Motion for Routine Discovery Granted as to Deposition Transcripts Referred to by Declarants IPR2015-00698, IPR2015-00700

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Takeaway: Deposition transcripts that are relied upon by declarants are routine discovery under 37 C.F.R. § 42.51(b)(1)(i). 

In its Order, the Board determined that Patent Owner could use depositions during the cross-examination of Petitioner’s declarants.  Petitioner’s declarations refer to seven deposition transcripts.  During the call, Petitioner offered to allow Patent Owner to use the entirety of the depositions during cross-examinations, but not the underlying exhibits because Petitioner stated they were not reviewed by the declarants.  The Board agreed that the depositions, but not the underlying exhibits, are routine discovery under § 42.51(b)(1)(i).  The Board noted that Petitioner opened the door to use of the depositions when it filed declarations relying upon their content.  The Board further noted that Patent Owner may question the declarants on what material they reviewed in preparing the declarations.

Under Armour, Inc. v. Adidas AG, IPR2015-00698; IPR2015-00700
Paper 37: Order on Routine Discovery
Dated: March 18, 2016
Patents: 8,092,345 B2; 8,579,767 B2
Before/Written by: Jennifer S. Bisk

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Takeaway: Based on their technical backgrounds, judges at the Board are capable of addressing very technical arguments related to the disclosure of prior art and may not always agree with the technical analysis of the other judges on the Board’s panel.

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Takeaway: A declarant’s prior statements acknowledging an inventor being the first to report on claimed subject matter may not be inconsistent with later testimony that the same subject matter is unpatentable based on a patent prior art reference because patent references are not necessarily part of the body of work reported in academic literature.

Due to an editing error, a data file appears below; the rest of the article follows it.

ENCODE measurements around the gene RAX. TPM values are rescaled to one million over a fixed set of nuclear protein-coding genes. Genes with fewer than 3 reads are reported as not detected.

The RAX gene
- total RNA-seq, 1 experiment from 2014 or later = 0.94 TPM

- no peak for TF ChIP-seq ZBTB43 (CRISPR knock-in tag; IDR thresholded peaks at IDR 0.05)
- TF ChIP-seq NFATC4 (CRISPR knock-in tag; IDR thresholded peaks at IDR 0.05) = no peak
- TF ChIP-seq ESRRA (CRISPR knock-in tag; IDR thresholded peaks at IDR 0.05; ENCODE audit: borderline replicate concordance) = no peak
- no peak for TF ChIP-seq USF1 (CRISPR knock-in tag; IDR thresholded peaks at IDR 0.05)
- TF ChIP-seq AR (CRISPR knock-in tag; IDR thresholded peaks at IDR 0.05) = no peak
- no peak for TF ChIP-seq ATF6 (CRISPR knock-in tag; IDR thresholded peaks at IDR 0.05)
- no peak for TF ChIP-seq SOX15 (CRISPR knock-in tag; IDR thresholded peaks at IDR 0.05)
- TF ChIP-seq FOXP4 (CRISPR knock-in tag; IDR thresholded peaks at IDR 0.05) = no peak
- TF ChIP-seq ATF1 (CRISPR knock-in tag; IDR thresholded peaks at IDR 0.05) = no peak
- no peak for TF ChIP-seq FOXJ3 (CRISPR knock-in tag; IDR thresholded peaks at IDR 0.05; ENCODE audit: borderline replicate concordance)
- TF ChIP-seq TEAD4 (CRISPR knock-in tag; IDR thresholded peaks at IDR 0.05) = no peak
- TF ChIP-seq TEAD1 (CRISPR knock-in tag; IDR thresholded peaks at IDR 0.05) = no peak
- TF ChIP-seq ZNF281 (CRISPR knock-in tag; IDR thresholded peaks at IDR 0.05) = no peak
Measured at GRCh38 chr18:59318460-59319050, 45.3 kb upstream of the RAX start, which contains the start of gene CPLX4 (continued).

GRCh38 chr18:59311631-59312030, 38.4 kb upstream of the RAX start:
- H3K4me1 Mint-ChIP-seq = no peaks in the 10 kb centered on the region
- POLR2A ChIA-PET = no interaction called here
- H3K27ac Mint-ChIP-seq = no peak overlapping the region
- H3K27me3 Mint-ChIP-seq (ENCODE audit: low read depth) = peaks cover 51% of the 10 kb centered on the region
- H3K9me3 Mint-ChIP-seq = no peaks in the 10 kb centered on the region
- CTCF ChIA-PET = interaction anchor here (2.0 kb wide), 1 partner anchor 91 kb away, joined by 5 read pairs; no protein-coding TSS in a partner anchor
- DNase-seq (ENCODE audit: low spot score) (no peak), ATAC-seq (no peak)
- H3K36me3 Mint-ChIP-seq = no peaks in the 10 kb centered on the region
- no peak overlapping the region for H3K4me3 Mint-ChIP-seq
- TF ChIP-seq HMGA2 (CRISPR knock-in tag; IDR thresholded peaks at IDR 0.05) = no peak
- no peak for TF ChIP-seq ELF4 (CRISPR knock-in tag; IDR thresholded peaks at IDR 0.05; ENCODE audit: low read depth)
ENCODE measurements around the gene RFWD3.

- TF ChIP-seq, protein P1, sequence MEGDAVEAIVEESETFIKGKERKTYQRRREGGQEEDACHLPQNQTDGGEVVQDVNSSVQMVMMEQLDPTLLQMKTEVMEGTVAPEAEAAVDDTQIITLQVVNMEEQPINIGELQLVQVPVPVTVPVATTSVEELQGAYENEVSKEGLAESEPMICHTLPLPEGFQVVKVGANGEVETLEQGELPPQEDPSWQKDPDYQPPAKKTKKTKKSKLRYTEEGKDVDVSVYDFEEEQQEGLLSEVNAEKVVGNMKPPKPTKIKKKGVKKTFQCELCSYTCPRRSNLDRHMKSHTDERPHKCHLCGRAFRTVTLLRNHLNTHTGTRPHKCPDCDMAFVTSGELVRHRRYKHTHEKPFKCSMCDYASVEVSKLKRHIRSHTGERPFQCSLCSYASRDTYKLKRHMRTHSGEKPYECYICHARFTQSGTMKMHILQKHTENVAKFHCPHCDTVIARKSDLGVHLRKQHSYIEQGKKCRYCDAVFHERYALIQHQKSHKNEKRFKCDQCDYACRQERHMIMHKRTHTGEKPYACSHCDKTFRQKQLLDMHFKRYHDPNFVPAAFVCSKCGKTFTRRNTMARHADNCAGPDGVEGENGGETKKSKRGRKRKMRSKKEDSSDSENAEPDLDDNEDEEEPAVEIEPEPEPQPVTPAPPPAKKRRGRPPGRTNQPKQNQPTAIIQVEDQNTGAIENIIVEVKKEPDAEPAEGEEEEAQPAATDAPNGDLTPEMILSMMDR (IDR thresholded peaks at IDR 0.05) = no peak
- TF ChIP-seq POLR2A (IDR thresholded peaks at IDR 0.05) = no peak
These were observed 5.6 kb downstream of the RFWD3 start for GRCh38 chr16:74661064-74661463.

In its Final Written Decision, the Board found that Petitioner established by a preponderance of the evidence that the challenged claims of the ’503 patent are unpatentable. The ’503 patent “is directed to a microfluidic device for analyzing and/or sorting biological materials. Continue reading

Patent Owner’s Discovery Request to Cross Examine Witness Granted as Routine Discovery CBM2015-00179

Takeaway: Cross examination of affidavit testimony obtained during a prior proceeding that is relied upon in support of a petition is authorized under the routine discovery rule and does not require a motion for additional discovery showing good cause. Moreover, it is the petitioner’s burden to produce such a witness for cross examination.

In its Order, the Board authorized Patent Owner to cross examine Petitioner’s witness. Patent Owner had contacted the Board seeking a discovery ruling to allow cross examination of a witness Petitioner had relied upon in showing that a certain reference qualifies as prior art. Petitioner argued that cross examination is not permitted per the routine discovery rule 37 C.F.R. § 42.51(b)(1) and further argued that the witness was unavailable. The Board authorized cross examination and determined that Petitioner—rather than Patent Owner—is responsible for producing the witness for cross examination. Continue reading

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Institution Granted Where SEC Filing Found to be Printed Publication IPR2015-01853

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Takeaway: Declaration testimony that repeats the statements presented in the petition without citing any evidence itself is not persuasive.

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In its Decision, the Board granted institution of inter partes review of each of the challenged claims 1-25 of the ’811 patent, because the Board determined Petitioner had demonstrated a reasonable likelihood that it would prevail in showing the unpatentability of each of those claims. The ’811 patent “is directed to methods and devices for detecting a position-based attribute of a finger, stylus, or other object with a touchpad or other sensor having a touch-sensitive region that includes a plurality of electrodes.” Continue reading

Denying Rehearing of Decision Not to Institute Based on Lack of Showing of Abuse of Discretion IPR2015-01086

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Final Written Decision Finding Assertions of Long-Felt Need to be Unpersuasive IPR2014-01188

Takeaway: To support a conclusion of nonobviousness, an alleged long-felt need must have been a persistent one that was recognized by those of ordinary skill in the art, must not have been satisfied by another before the challenged patent, and must have been satisfied by the claimed invention. Continue reading